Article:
Safety

Back To School Tips

August 10, 2022

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Summer vacations are coming to an end, and it's time for kids to head back to school.

Dr. Malaika Little, pediatric infectious disease specialist, inpatient hospitalist medical director for Randall Children's Hospital

A school is not only a place of learning for children, but also a place for socializing and enjoyment. So, while the anticipation of returning to school after summer break may be a joyful experience for some, it can be a time of uncertainty for others.

For many children, going back to school after summer vacation can be a time of anxiety and nervousness as children adjust to new routines and a new schedule. The experts at Randall Children's Hospital have tips for parents and caregivers to ensure the transition to a new school year is a positive experience for the whole family.

Young child smiling
1.
Well child and primary care visits

Don't neglect your child's health maintenance. Well-child visits and ensuring your child gets an annual physical before starting school is important.

Taking your child to their annual wellness visit allows you to discuss any issues related to your child's health and development, school issues, and any learning or attention problems that occurred in the previous school year.

If your child is playing sports, this is a good opportunity to review family history, previous symptoms, or injuries. If your family is starting in a new school this year, ensure you understand the new school's health requirements and bring this information to your pediatrician for review.






3.
Importance of social interactions & friendships

Help your children get reacquainted with friends you may have missed over the summer. Setting up play dates at the park or lunch dates before school starts may help your child feel more at ease and look forward to seeing friends at school. Balancing your child's fun in-person activities with downtime is important. Being careful not to over-schedule will ensure your child is rested and ready to start the school year.


2.
Vaccinations

It is important to ensure your child is up-to-date on their vaccinations. Parents must remember to stay on track (or get caught up) with their child's immunization schedule.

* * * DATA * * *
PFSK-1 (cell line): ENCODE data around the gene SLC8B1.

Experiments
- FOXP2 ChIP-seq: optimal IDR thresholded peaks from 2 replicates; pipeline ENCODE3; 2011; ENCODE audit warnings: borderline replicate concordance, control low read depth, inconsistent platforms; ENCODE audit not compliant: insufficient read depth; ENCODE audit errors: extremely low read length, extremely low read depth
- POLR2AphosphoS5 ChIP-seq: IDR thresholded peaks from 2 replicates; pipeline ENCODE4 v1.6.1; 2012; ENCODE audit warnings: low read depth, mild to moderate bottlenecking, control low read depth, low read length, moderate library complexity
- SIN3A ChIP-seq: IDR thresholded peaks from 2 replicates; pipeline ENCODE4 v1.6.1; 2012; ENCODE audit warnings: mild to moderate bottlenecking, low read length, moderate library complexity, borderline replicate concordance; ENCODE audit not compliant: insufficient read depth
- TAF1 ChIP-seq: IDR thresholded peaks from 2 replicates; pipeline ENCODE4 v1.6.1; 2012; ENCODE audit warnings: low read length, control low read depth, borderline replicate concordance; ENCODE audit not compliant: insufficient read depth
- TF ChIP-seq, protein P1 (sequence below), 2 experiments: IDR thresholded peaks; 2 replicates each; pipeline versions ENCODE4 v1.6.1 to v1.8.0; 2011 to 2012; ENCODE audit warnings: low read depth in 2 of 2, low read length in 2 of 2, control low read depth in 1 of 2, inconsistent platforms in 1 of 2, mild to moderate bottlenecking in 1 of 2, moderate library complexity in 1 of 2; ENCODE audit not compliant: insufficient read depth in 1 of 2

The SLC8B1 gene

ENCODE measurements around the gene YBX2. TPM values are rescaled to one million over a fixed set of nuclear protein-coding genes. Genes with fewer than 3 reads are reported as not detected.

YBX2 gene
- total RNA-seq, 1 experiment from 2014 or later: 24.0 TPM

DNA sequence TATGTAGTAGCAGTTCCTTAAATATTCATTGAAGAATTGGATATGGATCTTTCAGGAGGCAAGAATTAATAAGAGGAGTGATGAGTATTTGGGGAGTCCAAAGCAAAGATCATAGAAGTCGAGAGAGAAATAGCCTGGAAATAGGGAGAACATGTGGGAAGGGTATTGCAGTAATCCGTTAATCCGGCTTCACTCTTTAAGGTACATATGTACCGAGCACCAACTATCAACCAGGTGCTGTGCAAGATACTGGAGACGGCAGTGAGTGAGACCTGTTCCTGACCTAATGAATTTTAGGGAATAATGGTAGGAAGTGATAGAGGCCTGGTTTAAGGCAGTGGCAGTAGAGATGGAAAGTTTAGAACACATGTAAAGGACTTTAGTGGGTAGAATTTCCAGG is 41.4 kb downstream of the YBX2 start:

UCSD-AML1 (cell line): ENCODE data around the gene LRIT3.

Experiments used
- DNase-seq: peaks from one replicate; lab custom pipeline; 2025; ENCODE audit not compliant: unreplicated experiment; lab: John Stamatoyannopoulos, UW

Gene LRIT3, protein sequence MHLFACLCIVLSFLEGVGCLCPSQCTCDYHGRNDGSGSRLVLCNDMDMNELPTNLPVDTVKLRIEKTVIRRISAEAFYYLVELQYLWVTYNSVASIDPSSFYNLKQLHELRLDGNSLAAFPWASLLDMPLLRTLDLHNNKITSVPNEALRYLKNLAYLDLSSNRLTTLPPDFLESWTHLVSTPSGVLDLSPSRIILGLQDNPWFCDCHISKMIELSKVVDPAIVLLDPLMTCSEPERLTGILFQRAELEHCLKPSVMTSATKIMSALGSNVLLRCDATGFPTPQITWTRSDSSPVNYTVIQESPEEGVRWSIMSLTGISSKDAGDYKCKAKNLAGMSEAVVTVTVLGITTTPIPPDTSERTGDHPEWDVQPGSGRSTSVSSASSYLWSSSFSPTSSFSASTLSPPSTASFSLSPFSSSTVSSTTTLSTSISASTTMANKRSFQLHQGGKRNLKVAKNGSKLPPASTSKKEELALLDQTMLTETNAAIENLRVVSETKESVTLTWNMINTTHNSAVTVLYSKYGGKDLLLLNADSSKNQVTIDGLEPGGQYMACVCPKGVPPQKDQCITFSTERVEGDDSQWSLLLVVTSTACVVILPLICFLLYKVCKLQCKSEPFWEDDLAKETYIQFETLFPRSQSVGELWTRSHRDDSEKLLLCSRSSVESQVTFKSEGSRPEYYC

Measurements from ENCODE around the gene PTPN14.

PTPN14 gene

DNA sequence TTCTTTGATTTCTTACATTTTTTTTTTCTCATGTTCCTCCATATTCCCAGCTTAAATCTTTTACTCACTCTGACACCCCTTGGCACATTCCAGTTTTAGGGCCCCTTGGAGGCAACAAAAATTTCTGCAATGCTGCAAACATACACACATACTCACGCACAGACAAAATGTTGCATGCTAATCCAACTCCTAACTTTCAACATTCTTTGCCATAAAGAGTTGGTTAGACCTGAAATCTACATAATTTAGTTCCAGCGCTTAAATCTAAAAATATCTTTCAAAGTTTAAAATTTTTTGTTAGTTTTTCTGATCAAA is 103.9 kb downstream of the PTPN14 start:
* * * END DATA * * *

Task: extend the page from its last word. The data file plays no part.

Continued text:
COVID-19 vaccinations: Fully vaccinated kids are at much lower risk of getting seriously sick from COVID-19. The Oregon Health Authority and the Washington Department of Health now recommend vaccination for children five years and older and young children six months and older. Fully vaccinated kids don't have to spend more time away from learning, friendships, sports, and other important activities for their physical and mental health.

Other key immunizations: Besides COVID, there are other viruses that we think about from an infectious disease perspective, such as flu and measles. Measles is a highly transmittable infectious disease. We want parents and families to understand the dangers associated with getting behind on their child's immunization schedule. Considerable risks are associated with trading one infectious disease for another, especially when vaccination can prevent measles.

4.
Sleep schedule

Establishing healthy sleep hygiene is a great way to get your child ready for the school year. With the added social anxiety some children may face after the summer break, it's important to remember to talk to your kids about regular bedtimes. Try to get your child on their school sleep schedule early before class begins, so the transition once school starts is smooth.


5.
Dental check-ups
Is your child on track with their dental check-ups? Make sure you make an appointment for your regular dental check-ups.
6.
Nutrition
Eat a healthy breakfast. Children are more alert and do better in school if they eat a good breakfast every day.

 

COVID-19 is going to be an ongoing part of our lives.

Keeping open communication with your school and your child about your plan if/when there's an illness in your household will lessen unnecessary stress. Back to school brings runny noses and the increased circulation of viruses, so having a sick plan for your family will make balancing responsibilities easier for you and your child.

Your school and your primary care doctor are excellent resources for any questions you may have related to your child's physical and mental health.


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